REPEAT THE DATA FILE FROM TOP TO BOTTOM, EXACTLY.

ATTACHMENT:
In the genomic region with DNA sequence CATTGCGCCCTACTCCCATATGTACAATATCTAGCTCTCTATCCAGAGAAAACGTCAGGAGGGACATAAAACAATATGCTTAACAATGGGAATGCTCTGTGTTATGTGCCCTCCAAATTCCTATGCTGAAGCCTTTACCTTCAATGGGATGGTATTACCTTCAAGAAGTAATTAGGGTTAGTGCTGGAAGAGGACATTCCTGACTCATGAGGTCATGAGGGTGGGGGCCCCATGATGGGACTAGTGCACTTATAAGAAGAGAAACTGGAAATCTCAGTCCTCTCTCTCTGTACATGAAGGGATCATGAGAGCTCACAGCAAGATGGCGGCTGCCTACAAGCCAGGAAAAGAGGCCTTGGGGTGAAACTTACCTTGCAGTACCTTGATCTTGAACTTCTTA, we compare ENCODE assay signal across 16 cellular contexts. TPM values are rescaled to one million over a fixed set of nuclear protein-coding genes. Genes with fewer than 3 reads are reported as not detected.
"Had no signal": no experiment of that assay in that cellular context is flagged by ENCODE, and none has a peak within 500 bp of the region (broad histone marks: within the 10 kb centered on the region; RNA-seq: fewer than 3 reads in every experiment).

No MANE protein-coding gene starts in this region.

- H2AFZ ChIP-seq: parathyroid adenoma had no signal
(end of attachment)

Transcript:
In the genomic region with DNA sequence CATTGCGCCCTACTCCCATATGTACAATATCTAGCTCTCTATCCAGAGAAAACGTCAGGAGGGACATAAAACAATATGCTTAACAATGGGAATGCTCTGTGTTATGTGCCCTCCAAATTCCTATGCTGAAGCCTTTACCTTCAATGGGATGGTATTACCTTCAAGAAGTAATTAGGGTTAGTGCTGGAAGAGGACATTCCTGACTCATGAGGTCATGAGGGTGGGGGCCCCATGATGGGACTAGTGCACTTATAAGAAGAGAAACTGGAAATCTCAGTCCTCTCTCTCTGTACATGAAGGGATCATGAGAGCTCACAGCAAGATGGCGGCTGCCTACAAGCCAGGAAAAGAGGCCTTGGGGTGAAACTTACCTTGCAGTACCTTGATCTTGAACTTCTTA, we compare ENCODE assay signal across 16 cellular contexts. TPM values are rescaled to one million over a fixed set of nuclear protein-coding genes. Genes with fewer than 3 reads are reported as not detected.
"Had no signal": no experiment of that assay in that cellular context is flagged by ENCODE, and none has a peak within 500 bp of the region (broad histone marks: within the 10 kb centered on the region; RNA-seq: fewer than 3 reads in every experiment).

No MANE protein-coding gene starts in this region.

- H2AFZ ChIP-seq: parathyroid adenoma had no signal